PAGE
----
Every day, we get new headlines: College X has 800 Covid-19 cases. That’s it. That’s the total story. There is no depth. What does that really mean?Specifically, how sick are these college students? This is a really important question. No one discusses this. Student newspapers are screaming: “We don’t want any student funerals!” What is the reality?
If the answer is: “Most are not too sick but a good percentage get rather sick and can’t get out of bed and need to be tracked,” then we might have a problem. On the other hand, is the answer: “No one is getting sick. Maybe a bit of a cough, but that’s it!” If this is the case, why are we freaking out? Every day, my email is full of notices from several big colleges and no one is even attempting to answer the question: “Is any student getting really sick?” If someone has such disclosures, please post them.
Many of us have reservations about college openings. But the focus of the media, students and administration seems all wrong. Student risk is not the issue…. Or is it? It would be nice to get regular data on this.
Here’s the catch: Let’s assume student risk is not an issue. Does that mean everything is okay? NO!!
Faculty, administration, food service, cleaning, maintenance and other college employees are at serious risk. As the numbers climb in the student body, even small distanced classrooms are risky for older adults. Even partially populated dorms can be death traps to older support staff.
The college townspeople are at higher risk. Going to the grocery store becomes riskier as the baseline rate of disease accelerates. When students come home on the weekends, their families may get sick and die.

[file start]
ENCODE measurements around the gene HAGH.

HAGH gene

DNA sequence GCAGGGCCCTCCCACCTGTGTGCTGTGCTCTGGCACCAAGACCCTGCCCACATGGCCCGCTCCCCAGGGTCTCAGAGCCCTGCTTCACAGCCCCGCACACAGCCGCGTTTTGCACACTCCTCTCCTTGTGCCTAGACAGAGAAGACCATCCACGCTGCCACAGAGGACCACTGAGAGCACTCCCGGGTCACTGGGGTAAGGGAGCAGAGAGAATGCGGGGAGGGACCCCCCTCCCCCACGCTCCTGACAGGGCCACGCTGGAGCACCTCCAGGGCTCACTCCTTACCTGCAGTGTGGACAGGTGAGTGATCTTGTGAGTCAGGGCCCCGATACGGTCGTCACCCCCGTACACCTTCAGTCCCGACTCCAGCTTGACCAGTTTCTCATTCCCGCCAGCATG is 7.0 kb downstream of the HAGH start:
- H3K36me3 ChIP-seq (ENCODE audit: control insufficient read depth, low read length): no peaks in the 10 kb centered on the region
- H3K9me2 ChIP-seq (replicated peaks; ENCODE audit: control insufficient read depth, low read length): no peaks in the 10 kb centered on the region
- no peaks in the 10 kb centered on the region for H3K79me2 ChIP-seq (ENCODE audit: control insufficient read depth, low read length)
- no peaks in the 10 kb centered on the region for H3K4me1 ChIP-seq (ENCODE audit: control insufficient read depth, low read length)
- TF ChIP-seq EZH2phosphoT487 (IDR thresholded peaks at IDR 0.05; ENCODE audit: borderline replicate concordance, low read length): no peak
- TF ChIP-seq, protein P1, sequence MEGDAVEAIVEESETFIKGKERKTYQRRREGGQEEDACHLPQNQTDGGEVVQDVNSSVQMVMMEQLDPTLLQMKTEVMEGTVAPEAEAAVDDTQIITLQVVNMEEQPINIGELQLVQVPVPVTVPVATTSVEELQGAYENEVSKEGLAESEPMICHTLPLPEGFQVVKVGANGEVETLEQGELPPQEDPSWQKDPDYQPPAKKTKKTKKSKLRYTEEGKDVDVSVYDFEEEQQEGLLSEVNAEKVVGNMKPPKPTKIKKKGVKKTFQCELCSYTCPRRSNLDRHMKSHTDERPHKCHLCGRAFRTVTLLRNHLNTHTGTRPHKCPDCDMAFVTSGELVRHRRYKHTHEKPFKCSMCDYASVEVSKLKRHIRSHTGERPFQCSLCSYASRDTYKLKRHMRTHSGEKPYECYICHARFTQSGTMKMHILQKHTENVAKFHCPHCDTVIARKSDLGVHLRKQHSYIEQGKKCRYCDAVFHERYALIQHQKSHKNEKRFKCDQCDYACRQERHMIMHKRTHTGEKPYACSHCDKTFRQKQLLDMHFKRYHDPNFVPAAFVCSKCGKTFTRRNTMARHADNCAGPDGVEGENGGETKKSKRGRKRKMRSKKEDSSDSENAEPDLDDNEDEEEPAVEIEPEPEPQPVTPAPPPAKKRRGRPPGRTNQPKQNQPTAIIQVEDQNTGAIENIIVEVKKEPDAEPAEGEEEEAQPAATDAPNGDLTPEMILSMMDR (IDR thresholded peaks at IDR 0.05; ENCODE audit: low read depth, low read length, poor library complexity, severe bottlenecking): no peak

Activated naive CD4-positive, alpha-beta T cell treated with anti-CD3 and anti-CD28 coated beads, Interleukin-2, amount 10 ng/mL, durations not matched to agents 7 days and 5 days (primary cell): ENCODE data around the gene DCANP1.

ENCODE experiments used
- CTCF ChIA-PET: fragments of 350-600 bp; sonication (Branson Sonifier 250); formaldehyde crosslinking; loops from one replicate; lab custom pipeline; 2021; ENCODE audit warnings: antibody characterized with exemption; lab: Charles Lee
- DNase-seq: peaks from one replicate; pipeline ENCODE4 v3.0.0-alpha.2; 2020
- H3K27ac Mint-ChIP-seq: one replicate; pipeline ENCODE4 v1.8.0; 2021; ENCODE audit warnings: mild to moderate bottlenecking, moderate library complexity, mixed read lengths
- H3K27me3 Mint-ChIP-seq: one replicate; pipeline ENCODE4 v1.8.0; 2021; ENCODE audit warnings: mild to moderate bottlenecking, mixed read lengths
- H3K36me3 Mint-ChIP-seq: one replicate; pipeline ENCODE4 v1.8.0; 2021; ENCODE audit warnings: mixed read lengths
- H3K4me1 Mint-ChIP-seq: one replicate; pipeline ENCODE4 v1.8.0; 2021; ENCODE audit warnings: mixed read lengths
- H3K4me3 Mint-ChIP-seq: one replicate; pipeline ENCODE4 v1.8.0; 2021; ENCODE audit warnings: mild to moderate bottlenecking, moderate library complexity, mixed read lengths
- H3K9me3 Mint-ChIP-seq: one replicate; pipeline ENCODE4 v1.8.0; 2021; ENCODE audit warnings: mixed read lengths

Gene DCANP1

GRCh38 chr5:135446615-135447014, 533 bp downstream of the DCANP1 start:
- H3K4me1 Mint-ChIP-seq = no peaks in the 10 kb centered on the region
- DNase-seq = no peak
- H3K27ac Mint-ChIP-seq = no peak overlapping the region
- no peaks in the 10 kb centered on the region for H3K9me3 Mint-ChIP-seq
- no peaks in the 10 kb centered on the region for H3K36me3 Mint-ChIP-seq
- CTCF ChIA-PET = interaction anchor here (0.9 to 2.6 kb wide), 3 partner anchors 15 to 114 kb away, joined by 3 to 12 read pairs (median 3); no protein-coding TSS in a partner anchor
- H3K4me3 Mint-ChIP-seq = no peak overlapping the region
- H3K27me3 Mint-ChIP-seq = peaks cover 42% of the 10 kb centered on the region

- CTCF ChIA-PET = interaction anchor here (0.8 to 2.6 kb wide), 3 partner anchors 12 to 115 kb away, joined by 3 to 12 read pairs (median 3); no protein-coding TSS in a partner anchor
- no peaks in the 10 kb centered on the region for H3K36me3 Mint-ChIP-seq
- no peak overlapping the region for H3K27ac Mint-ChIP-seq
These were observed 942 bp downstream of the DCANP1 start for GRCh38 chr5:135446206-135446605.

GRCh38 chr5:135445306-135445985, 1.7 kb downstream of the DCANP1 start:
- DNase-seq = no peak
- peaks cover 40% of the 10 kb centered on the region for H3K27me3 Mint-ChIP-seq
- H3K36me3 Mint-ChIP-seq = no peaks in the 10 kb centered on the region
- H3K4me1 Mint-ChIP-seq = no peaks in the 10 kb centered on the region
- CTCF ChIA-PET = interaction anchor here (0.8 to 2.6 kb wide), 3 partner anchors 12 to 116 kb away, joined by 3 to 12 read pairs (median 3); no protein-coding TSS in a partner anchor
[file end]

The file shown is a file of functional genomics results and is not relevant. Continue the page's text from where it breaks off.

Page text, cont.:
If we could make college a bubble with only young healthy kids and young adults, it seems like a no-brainer: “OPEN IT UP!” But, try as we might, the bubble is imperfect. We could keep students from leaving on break unless they get a negative COVID swab. We could designate certain stores, bars and restaurants as “Student Only.” Those facilities could only employ young, healthy people. We could enforce it with a huge wall, topped with barbed wire and guard towers, surrounding the college.
But, what do we do about the older professors on Humira and Enbrel? What about the administrators with chronic medical conditions? What about the other workers with hypertension, obesity and diabetes? When many of our regional colleges have announced limited in-person classes, the response from the faculty has been a resounding: “You’re not risking my life! I won’t be there!”
The media is missing the point. When children are at risk, the story is compelling. In this case, it is also false. The real problem of risk is falling on older people, where the story is not so heart-rending.
So…. What do we do? We open up the colleges. We stop wasting resources on emphasizing student safety. Instead, we emphasize another message: “Don’t kill the older adults in your midst.” We do our darndest to keep workers and professors safe, meaning more in-person classrooms with the professor at an off-site location. Younger teachers can still have normal classes. We try to limit spread. We still publish numbers on infection rates, but we also track disease severity in the student population. We encourage students to stay in certain areas and we warn the townspeople that such areas will have more students and more exposure risk.
If worrisome trends develop, we impose restrictions.
Our small practice is seeing a lot of COVID. The reality is most cases are mild. On the other hand, we’ve also lost some relatively healthy people in the 50 to 70 age range with unexpectedly severe disease. The case mix is maddening. On some days, I feel like an insane alarmist and on other days, I’m reassuring people it is not as bad as they fear. I flip-flop back and forth. It is making us crazy.